Just out of curiosity…

You know I hate to be political in a blog…

That’s a joke. What are blogs for if not to take a stand on something? Now I know there are blogs for people who love calico or hollandaise sauce or reserve-tank levers on ’60 Volkswagens—and I respect all those bloggers, really. But with the gubernatorial election looming here in Connecticut, I was just kinda wondering: who’s voting for Tom Foley?

The reason I ask is that he’s talking austerity and uttering the magic words—tax cuts. But what does that mean? Does it mean that the average person will pay less? Maybe, but only on the state income tax. Maybe. Foley has no control over the IRS, and reduced state income means the cities will have to fend for themselves and increase taxes on—let’s see now, oh yeah, YOU. Well, on me too, but I’m not voting for the guy, so I’ll have an excuse. Theoretically he could cut the sales tax, even some other taxes, but in the end you’ll pay the same. Meanwhile reduced state taxes mean reduced services.

We’ve already seen how this works on the national stage with Governor Rick Perry’s Texas. Now you can blame the Presbyterian Hospital of Dallas for botching the Ebola case, but the truth is that on the federal level and the state level, the conservative mania for cutting taxes is responsible for this near-disaster. The CDC’s emergency preparedness program, which provides funding and staff all over the United State has seen the loss of more than 45,000 jobs in state and local health departments because of federal funding cuts. In Texas alone a state-federal cooperative administered by the Department of Health and Human Services has been slashed by over $250 million in the past decade.

Let me put this simply: The average Joe wants tax cuts; but the wealthy adore them!

Let’s say that someone like Tom Foley cuts taxes.

Then someone like Tom Foley with school-age children becomes dissatisfied with public education. It doesn’t matter—he can afford private education.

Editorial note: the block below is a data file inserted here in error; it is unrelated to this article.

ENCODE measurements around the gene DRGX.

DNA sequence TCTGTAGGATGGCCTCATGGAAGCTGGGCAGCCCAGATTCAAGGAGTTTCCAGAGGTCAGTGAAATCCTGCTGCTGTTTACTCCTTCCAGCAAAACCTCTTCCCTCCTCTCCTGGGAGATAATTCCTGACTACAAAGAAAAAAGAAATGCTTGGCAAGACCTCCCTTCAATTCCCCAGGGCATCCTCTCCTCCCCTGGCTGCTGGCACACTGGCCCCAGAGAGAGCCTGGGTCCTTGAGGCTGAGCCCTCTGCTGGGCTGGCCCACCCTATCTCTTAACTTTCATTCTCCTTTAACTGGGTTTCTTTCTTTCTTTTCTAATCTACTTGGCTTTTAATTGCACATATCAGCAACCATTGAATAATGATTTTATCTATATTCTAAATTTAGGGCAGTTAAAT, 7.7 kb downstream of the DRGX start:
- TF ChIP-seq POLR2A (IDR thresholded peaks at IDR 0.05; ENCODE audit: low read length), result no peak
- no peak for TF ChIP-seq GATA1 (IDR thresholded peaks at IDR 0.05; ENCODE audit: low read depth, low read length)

Then someone like Tom Foley gets sick and doesn’t like his current health care but it doesn’t matter—he can afford whatever doctor in whatever hospital on whatever planet he chooses.

Then someone like Tom Foley loses power during a storm but it doesn’t matter. He can call a private contractor and pay whatever is needed to clear the trees off the wires and save wear and tear on his generator.

Meanwhile the rest of us who voted for austerity have to live with it. The tax cuts that we fetishized in November suddenly seem cold and empty when our roads aren’t repaired, and our schools aren’t funded, and the homeless have no shelters, and programs that promote literacy and sobriety and spousal respect go wanting.

You want tax cuts? Fine. Just understand that you’re going to pay for them every day.

I look at the polls and note that Foley and Malloy are running neck and neck; then I look at the population of Connecticut and see a state where the extremely wealthy constitute a huge minority. The rest of us are either hanging on to what’s left of the vanishing middle class or struggling to make ends meet. And yet half of us are planning to vote against our own best interests? Seriously?

Tom Foley isn’t going to bring jobs back to Connecticut—they’ve been leaving for thirty years driven out by greedy owners seeking cheap labor. That’s on them. Let them flounder in North Carolina or Mississippi or wherever they can avoid paying a living wage to their workers while they themselves take home millions. But before you vote on November 4, try to imagine the next Ebola outbreak—or something like it—and how much you’ll want the local hospitals to be ready when your spouse or your child or your elderly parent becomes ill. And then try to imagine how the hospitals won’t be. That part’s easy—it has already happened.

Of course, you can always shuffle on down to a Mississippi hospital.

Bon voyage.

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